Klitschko is the true champion


There's a lot of hubbub floating around about who deserves to be called the
heavyweight champion and whether such a term warrants usage despite the
fragmented nature of the division's belts. The argument goes that without
unification, there can be no true king.

Perhaps the purists have a point. But seeing as how the division is divided
into the Don King and non-King camps -- IBF champ Chris Byrd and WBA champ
John Ruiz fall into the former, WBC titlist Vitali Klitschko into the latter
-- sitting around and waiting for unification is a pipe dream.

That's why I say we dispense with lengthy arguments and stop waiting for our
wire-haired Godot.

The best heavyweight in the world is Vitali Klitschko, and he deserves to be
called the world's champ. Until unification or proven otherwise, fans would
behoove themselves to come around to the obvious.

Sure, I could wait until after the Danny Williams fight. But that'd be no
fun. Nuts plopped on a chopping block supply little drama, unless the anvil
is rising up from above.

Vitali Klitschko is going to beat Williams definitely. His advocates will
merely use it as reinforcement for his superiority, his critics as another
stick to measure how far Mike Tyson has fallen. The debates will go on.

But not only is Klitschko the best big man in the world, he's the only heavy
performing consistently well against top competition over the last three

Who's knocked out Kirk Johnson? Larry Donald? Vaughan Bean? Klitschko. While
only Johnson was a legit top 10 guy at the time Klitschko fought him,
Vitali at least has the ability to dominate and take out foes in the manner
befitting a top 10 heavyweight. This is a key source of differentiation. He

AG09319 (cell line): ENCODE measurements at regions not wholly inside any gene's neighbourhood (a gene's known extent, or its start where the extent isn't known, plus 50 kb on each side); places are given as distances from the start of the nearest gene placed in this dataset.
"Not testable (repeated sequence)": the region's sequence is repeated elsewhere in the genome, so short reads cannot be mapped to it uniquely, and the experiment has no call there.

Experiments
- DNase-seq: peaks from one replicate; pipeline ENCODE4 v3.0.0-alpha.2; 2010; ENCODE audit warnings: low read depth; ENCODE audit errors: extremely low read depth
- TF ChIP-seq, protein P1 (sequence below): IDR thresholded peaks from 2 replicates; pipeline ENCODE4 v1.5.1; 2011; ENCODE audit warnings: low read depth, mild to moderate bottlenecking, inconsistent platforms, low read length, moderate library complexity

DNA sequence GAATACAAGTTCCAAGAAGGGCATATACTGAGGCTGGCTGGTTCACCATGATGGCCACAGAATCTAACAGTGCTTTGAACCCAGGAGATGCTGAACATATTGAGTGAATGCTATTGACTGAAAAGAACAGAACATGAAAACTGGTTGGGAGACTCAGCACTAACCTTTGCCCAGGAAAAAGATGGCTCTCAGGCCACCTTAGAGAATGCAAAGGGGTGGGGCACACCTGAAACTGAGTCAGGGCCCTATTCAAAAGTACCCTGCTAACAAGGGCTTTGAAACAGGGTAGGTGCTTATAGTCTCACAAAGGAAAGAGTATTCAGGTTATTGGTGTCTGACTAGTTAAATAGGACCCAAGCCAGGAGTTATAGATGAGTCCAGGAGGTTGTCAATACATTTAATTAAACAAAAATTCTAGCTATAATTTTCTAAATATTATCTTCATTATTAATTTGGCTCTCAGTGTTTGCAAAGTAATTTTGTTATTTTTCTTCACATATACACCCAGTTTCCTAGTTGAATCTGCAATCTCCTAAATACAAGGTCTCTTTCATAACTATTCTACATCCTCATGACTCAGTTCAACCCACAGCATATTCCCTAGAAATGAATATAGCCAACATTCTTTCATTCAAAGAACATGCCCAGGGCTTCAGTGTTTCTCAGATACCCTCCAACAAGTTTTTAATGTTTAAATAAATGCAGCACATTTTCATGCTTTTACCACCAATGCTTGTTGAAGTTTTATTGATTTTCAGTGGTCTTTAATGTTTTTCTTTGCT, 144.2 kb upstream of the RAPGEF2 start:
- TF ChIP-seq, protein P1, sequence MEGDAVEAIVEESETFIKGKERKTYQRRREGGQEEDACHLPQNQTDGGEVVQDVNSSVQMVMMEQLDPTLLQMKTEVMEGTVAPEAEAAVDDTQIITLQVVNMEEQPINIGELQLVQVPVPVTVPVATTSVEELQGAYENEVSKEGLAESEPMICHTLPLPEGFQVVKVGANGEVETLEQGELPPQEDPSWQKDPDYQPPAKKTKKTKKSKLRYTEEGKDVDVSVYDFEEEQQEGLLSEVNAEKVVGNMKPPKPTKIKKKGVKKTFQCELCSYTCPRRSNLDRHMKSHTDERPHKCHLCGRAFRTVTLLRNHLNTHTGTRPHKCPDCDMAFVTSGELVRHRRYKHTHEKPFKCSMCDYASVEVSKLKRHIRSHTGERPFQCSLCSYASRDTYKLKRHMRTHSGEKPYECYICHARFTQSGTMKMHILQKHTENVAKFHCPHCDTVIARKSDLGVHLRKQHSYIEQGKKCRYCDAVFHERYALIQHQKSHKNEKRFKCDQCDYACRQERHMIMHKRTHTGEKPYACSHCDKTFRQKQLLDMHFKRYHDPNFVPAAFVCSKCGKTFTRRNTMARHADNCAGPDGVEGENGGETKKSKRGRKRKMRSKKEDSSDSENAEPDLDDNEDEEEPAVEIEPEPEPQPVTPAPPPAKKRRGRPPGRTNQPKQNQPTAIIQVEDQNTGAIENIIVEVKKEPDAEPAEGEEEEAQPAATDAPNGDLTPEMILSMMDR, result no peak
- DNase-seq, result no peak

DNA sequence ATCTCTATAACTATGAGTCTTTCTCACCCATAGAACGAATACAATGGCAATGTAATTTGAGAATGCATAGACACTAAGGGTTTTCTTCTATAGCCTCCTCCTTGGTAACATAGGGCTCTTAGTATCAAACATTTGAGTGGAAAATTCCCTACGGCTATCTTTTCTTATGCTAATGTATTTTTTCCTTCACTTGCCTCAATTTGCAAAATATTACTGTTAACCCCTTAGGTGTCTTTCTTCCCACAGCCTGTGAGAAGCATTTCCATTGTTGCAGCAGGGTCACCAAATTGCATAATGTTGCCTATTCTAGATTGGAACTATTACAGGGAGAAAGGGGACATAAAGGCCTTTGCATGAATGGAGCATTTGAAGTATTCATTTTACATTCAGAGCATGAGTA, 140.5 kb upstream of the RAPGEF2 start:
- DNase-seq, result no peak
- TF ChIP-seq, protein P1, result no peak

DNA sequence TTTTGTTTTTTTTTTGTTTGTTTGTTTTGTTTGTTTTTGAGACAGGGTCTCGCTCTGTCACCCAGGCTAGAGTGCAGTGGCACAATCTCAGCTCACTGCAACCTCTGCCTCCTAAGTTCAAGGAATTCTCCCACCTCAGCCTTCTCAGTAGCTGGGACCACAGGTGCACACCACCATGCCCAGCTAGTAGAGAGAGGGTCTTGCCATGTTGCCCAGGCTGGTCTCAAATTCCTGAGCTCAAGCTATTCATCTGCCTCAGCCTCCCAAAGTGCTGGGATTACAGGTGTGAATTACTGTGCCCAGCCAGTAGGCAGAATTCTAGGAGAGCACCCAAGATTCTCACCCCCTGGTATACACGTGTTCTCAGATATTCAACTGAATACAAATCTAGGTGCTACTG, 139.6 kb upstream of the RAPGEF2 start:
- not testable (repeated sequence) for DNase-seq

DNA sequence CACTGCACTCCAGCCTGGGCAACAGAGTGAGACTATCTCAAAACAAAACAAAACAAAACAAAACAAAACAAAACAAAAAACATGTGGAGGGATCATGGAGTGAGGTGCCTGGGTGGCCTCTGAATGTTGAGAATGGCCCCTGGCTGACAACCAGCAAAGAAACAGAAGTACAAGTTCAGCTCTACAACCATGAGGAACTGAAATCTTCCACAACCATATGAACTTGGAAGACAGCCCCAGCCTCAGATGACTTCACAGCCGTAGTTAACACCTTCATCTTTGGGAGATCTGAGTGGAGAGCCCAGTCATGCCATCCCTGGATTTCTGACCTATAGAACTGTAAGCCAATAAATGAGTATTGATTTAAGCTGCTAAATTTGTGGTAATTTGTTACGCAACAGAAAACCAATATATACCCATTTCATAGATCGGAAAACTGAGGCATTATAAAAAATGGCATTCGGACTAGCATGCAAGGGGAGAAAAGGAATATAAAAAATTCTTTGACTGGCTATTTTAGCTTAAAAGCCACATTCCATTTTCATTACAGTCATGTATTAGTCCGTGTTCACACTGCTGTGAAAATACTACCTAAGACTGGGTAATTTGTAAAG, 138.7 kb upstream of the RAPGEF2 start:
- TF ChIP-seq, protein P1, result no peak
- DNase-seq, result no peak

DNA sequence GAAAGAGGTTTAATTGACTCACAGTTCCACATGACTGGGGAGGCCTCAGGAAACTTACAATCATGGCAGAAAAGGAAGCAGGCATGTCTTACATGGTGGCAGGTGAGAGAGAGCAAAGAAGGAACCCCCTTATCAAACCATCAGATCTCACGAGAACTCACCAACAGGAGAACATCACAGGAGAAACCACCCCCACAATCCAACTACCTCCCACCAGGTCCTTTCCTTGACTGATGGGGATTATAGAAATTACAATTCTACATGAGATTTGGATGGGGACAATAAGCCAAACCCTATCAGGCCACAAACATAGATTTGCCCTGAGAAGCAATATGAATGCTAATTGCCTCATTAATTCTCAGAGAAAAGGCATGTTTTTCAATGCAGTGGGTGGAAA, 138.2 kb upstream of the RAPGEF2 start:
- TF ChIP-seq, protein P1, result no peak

performs as a top heavyweight should, dispensing with those lower down on
the food chain to remind you of why he's ranked higher.

John Ruiz can only clinch and maul them to death, while Chris Byrd, at this
point, is virtually life-and-death with any Top 20 heavyweight he faces. The
mark of superiority presents itself as a question in the argument, and only
Klitschko has been anything resembling the dominant monkey. Ruiz has fought
Kirk Johnson, a fight that immediately was taped over by any non-masochistic
fan. Imagine the results of Donald/Bean against him or Byrd, or

I'd rather sit through a "Will and Grace" marathon then see those. In the
case of Ruiz-Donald, you can throw in a gang of midgets poking me with sharp
sticks, too.

There's the argument that styles make fights, but that overlooks the fact
that a good heavyweight champ will adjust and put the guns on opponents,
regardless of style. Larry Holmes was a boxer, too, but it's hard to see him
letting the rubes of the division turn fights into stinkers just because he
didn't want to risk himself. Ruiz is unable to make anything resembling a
decent fight, while Byrd is simply on the end of a rope that was damn
talented but too small to begin with.

Put it this way -- can you see Vitali Klitschko going life and death with
Byrd's most recent opponents, or Ruiz's? Sure, he had some tough moments with
Corrie Sanders, but Sanders punches harder than anyone Ruiz has faced since
David Tua, or Byrd has faced since Wladimir Klitschko or Ike Ibeabuchi, and
he's a southpaw. Vitali has had rough moments and persevered, while Ruiz
makes every fight an obstacle, and Byrd has to pull out a late rounds rally
to beat Andrew Golota and Jameel McCline, two guys that aren't nearly as
dangerous as Lewis and Sanders.

Of course, no bold statement, at least in this column, would be meaningful
without a wildly contrarian asterisk, and that asterisk is Chris Byrd's win
over Klitschko in 1999, where the Ukrainian retired on his stool after
injuring his shoulder. Klitschko led 88-83 on two cards, and 89-82 on the
other in a fight that was largely devoid of action. He couldn't seem to hit
Byrd, and Byrd was only rarely interested in risking himself to hit him. The
southpaw rallied somewhat over the final rounds to score some points, but